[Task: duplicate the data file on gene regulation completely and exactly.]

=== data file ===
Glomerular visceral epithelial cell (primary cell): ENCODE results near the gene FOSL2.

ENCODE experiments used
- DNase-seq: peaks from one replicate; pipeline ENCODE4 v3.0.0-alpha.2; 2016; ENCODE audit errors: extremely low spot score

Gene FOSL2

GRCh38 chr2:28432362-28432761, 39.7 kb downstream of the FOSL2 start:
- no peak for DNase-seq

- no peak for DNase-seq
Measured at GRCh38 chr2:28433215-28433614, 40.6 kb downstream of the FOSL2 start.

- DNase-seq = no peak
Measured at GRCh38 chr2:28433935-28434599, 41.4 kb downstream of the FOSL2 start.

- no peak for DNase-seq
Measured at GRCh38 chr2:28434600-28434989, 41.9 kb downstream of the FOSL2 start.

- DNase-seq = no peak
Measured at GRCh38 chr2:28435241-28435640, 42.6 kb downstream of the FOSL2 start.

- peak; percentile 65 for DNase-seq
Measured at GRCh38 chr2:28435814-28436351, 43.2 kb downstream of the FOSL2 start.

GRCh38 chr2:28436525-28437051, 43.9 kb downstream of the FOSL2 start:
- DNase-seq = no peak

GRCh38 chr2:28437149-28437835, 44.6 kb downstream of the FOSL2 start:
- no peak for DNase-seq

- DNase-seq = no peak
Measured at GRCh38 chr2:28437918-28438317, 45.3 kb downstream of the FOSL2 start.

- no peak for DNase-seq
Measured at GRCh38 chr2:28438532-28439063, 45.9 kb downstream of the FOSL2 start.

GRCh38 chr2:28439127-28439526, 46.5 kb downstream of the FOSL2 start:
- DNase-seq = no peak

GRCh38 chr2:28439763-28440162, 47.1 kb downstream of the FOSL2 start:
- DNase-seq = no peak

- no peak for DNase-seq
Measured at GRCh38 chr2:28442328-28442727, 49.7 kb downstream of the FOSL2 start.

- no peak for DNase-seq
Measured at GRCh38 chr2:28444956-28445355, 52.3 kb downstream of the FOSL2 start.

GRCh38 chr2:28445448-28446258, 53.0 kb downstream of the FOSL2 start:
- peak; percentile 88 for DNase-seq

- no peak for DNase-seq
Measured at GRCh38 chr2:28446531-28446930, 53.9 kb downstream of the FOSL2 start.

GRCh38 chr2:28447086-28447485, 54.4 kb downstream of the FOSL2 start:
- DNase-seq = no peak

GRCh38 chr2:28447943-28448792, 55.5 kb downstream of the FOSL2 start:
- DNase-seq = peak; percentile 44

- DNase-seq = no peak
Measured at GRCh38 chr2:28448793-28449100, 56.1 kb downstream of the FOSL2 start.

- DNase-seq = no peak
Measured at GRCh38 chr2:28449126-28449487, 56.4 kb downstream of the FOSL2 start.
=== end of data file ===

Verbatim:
Glomerular visceral epithelial cell (primary cell): ENCODE results near the gene FOSL2.

ENCODE experiments used
- DNase-seq: peaks from one replicate; pipeline ENCODE4 v3.0.0-alpha.2; 2016; ENCODE audit errors: extremely low spot score

Gene FOSL2

GRCh38 chr2:28432362-28432761, 39.7 kb downstream of the FOSL2 start:
- no peak for DNase-seq

- no peak for DNase-seq
Measured at GRCh38 chr2:28433215-28433614, 40.6 kb downstream of the FOSL2 start.

- DNase-seq = no peak
Measured at GRCh38 chr2:28433935-28434599, 41.4 kb downstream of the FOSL2 start.

- no peak for DNase-seq
Measured at GRCh38 chr2:28434600-28434989, 41.9 kb downstream of the FOSL2 start.

- DNase-seq = no peak
Measured at GRCh38 chr2:28435241-28435640, 42.6 kb downstream of the FOSL2 start.

- peak; percentile 65 for DNase-seq
Measured at GRCh38 chr2:28435814-28436351, 43.2 kb downstream of the FOSL2 start.

GRCh38 chr2:28436525-28437051, 43.9 kb downstream of the FOSL2 start:
- DNase-seq = no peak

GRCh38 chr2:28437149-28437835, 44.6 kb downstream of the FOSL2 start:
- no peak for DNase-seq

- DNase-seq = no peak
Measured at GRCh38 chr2:28437918-28438317, 45.3 kb downstream of the FOSL2 start.

- no peak for DNase-seq
Measured at GRCh38 chr2:28438532-28439063, 45.9 kb downstream of the FOSL2 start.

GRCh38 chr2:28439127-28439526, 46.5 kb downstream of the FOSL2 start:
- DNase-seq = no peak

GRCh38 chr2:28439763-28440162, 47.1 kb downstream of the FOSL2 start:
- DNase-seq = no peak

- no peak for DNase-seq
Measured at GRCh38 chr2:28442328-28442727, 49.7 kb downstream of the FOSL2 start.

- no peak for DNase-seq
Measured at GRCh38 chr2:28444956-28445355, 52.3 kb downstream of the FOSL2 start.

GRCh38 chr2:28445448-28446258, 53.0 kb downstream of the FOSL2 start:
- peak; percentile 88 for DNase-seq

- no peak for DNase-seq
Measured at GRCh38 chr2:28446531-28446930, 53.9 kb downstream of the FOSL2 start.

GRCh38 chr2:28447086-28447485, 54.4 kb downstream of the FOSL2 start:
- DNase-seq = no peak

GRCh38 chr2:28447943-28448792, 55.5 kb downstream of the FOSL2 start:
- DNase-seq = peak; percentile 44

- DNase-seq = no peak
Measured at GRCh38 chr2:28448793-28449100, 56.1 kb downstream of the FOSL2 start.

- DNase-seq = no peak
Measured at GRCh38 chr2:28449126-28449487, 56.4 kb downstream of the FOSL2 start.